My Supplements: Testosterone Boosters
by Nils Osmar. Updated December 21, 2022. Medical Disclaimer
Testosterone is an essential hormone. It’s present in both men and women.
Males with high testosterone tend to have lower body fat, stronger muscles, stronger bones, better verbal memories, better spatial abilities, better mathematical reasoning, better moods, and stronger libidos, than men with low testosterone. Low testosterone is associated with depression and with mood and memory problems in males.
In women, testosterone supports greater, endurance, stamina, and ability to maintain muscle mass, libido and sexual function.
Levels decline with aging
Men’s testosterone levels decline about 1 percent per year after age 30. Women’s levels begin dropping when the woman is in her twenties. It is also dropping in a general systemic sense in ways uncorrelated with aging. Today’s young men have T levels that are a fraction of those of their fathers and grandfathers, resulting in numerous health problems.
We can raise testosterone by doing strength training, taking testosterone boosting supplements, or using hormone replacement therapy. I’ve gone with the exercise and supplement route so far. If it ever stops working, I’ll then start in on HRT.
I take many different supplements, including ones that raise NAD+ levels, ones that increase glutathione, one that lower blood glucose, and ones that boost hGH levels.
Ones I’m taking
I’ve found the ones below helpful in raising testosterone. I take them regularly, but usually take the weekends off.
- Tongkat Ali from Solaray. 400 mg every day. Studies suggest that Tongkat Ali is best taken with a large meal. See study: Effect of Tongkat Ali on stress hormones and psychological mood state in moderately stressed subjects
- DHEA from Life Extension (25 mg) I’m currently taking 3 capsules, or 75 mg. It appears to be most effective at increasing testosterone when taken while doing resistance training. Two cautions: It can also raise estrogen levels, and in large doses is associated with an increased risk of cancer. See study: Effect of acute DHEA administration on free testosterone in middle-aged and young men following high-intensity interval training
- Fish oil (I take two capsules of fish oil in the morning, and also eat lots of fatty fish) (fish oil raises T levels and has been found to increases the size of the testicles in human studies, in young men) See study: Associations of Fish Oil Supplement Use With Testicular Function in Young Men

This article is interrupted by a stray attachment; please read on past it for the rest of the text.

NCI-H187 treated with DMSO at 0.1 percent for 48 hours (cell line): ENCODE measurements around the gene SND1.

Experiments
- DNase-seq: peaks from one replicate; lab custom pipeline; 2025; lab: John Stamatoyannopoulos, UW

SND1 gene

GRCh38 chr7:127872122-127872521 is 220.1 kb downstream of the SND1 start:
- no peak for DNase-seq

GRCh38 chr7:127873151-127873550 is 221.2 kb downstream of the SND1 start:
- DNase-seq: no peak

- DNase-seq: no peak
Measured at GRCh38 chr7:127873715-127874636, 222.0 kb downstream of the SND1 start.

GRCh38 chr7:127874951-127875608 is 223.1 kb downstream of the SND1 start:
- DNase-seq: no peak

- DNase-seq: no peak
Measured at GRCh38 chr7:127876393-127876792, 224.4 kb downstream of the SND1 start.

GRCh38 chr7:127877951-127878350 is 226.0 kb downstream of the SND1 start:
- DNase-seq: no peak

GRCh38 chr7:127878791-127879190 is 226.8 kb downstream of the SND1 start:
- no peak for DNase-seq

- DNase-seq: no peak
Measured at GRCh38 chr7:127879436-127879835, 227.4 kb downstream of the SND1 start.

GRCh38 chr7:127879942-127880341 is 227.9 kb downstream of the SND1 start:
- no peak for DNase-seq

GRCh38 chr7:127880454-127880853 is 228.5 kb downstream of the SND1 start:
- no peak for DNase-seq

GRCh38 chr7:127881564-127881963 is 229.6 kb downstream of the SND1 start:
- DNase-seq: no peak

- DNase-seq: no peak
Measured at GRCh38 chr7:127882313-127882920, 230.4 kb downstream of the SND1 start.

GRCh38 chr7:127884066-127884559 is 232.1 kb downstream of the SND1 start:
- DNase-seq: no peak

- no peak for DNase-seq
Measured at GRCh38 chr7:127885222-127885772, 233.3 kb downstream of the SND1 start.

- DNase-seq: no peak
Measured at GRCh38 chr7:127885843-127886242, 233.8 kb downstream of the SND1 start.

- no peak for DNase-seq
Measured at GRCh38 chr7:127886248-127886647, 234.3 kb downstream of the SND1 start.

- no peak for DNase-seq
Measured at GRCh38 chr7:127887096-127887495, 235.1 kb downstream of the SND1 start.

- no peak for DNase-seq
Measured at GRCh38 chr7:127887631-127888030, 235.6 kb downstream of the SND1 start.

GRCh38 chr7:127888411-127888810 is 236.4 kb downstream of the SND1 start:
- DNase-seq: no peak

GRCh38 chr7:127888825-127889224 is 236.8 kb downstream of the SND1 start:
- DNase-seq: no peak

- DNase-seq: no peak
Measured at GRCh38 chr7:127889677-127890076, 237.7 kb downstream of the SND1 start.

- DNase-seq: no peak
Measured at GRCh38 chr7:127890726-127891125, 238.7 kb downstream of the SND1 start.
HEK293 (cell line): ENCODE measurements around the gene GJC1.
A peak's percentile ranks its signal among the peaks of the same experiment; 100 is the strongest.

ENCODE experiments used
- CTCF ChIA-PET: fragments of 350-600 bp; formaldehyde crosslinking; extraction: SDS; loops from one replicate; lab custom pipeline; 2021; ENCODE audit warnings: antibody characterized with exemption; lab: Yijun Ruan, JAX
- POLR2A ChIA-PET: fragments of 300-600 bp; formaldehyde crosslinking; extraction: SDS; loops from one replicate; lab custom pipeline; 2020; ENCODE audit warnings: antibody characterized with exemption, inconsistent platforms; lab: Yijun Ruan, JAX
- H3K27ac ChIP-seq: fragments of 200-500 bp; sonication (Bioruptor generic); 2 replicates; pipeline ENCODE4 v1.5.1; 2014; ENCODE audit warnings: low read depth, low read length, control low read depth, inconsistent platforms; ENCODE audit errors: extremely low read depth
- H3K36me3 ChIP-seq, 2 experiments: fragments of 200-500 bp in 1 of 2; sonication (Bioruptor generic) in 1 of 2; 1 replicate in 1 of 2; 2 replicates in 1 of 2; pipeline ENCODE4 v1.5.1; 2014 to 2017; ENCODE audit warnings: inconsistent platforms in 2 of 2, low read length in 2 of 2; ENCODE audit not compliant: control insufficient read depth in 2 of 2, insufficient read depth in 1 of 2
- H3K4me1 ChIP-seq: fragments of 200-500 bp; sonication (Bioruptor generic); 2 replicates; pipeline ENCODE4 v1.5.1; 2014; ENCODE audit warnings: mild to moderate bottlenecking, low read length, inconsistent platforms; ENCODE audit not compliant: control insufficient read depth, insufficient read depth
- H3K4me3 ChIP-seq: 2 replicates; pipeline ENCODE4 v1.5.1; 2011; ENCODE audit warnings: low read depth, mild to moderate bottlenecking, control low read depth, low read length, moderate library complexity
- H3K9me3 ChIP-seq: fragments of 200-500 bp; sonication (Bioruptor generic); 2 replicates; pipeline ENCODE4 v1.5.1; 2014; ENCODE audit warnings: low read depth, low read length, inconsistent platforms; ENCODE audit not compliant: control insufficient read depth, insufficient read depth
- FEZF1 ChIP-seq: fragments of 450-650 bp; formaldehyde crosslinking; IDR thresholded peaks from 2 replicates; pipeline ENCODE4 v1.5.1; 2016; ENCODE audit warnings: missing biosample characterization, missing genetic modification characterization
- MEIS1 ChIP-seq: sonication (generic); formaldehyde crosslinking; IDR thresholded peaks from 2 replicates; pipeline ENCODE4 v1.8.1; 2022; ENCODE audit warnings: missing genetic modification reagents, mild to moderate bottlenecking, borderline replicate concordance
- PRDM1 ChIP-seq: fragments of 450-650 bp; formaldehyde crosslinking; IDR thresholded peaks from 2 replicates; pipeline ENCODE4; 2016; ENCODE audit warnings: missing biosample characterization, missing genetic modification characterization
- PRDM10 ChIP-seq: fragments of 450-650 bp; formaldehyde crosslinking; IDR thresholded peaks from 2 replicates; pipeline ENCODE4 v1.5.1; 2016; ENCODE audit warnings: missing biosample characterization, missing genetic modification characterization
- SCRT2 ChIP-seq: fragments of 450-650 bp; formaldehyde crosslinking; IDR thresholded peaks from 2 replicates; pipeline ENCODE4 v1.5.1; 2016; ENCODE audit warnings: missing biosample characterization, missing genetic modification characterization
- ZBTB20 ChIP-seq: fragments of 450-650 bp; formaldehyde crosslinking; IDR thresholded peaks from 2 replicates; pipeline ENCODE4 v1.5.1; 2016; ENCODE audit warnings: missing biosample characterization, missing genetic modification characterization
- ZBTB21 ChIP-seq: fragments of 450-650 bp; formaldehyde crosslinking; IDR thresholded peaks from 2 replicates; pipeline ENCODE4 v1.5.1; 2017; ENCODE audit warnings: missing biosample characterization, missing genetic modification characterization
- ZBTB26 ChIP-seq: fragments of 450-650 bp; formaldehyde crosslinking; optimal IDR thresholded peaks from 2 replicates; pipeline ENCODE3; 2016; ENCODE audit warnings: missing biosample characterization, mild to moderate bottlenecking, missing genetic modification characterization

- Fadogia agrestis from Barlow Herbal Elixers. I take one 600 mg. capsule every Monday, Wednesday and Friday. Studies in rats have shown that damage to the testes can occur at higher dose. There’s no evidence that I’m aware of, of similar damage in humans, but I limit it to three days a week as a precaution. See study: Effects of oral administration of aqueous extract of Fadogia agrestis (Schweinf. Ex Hiern). Note: Some people take this product with food; others take it on an empty stomach.
- Boron from Jarrow (5 mg) (increases free testosterone) (Don’t overdose on boron; it’s essential but can be deadly in large doses) Studies have shown that it “significantly increases” free testosterone. I take it three times a week. See study
- L. Reuteri 6475 from BioGaia (1 capsule) I actually don’t take the supplement, but instead make a yogurt from it; the yogurt is much richer in probiotics per serving. In animal studies, this particular strain raises T levels and increases testicle size in males, (See study: Lactobacillus reuteri Consumption Increases Testicular Weight of Mice Fed with Normal Diet) In females, it’s been shown to slow the loss of bone after menopause. (See study: Lactobacillus reuteri reduces bone loss in older women with low bone mineral density: a randomized, placebo-controlled, double-blind, clinical trial)
- Male Libido from Gaia Herbs (2 capsules) (contains horny goat weed, tribulus, tongkat ali, oats, maca and some other herbs) I like it and get a boost from it, but one problem with this supplement is that it has a “proprietary blend’, meaning the label doesn’t state how much of each ingredient you’re taking.
I sometimes also take:
- Ashwagandha from Gaia Herbs (1 capsule) (Note: Ashwagandha is a relaxant, associated with better sleep, so I take it at night. I’m currently taking it three times a day.)
- Astragalus from Gaia Herbs (1 capsule)
- D. Aspartic Acid from Jacked Factors (four capsules)
- Horny Goat Weed (Nutricost) (2 capsules)
Do I really need all of them?
It’s hard to say. It may be that I could do fine with just taking tongkat ali, fadogia agrestis, DHEA and L. Reuteri.
But when I’ve cut back in the past, my levels have started sliding downward again. When I added more supplements in, my testosterone have, again, started rising.
My test results
My results are interesting (to me), but may take some deciphering.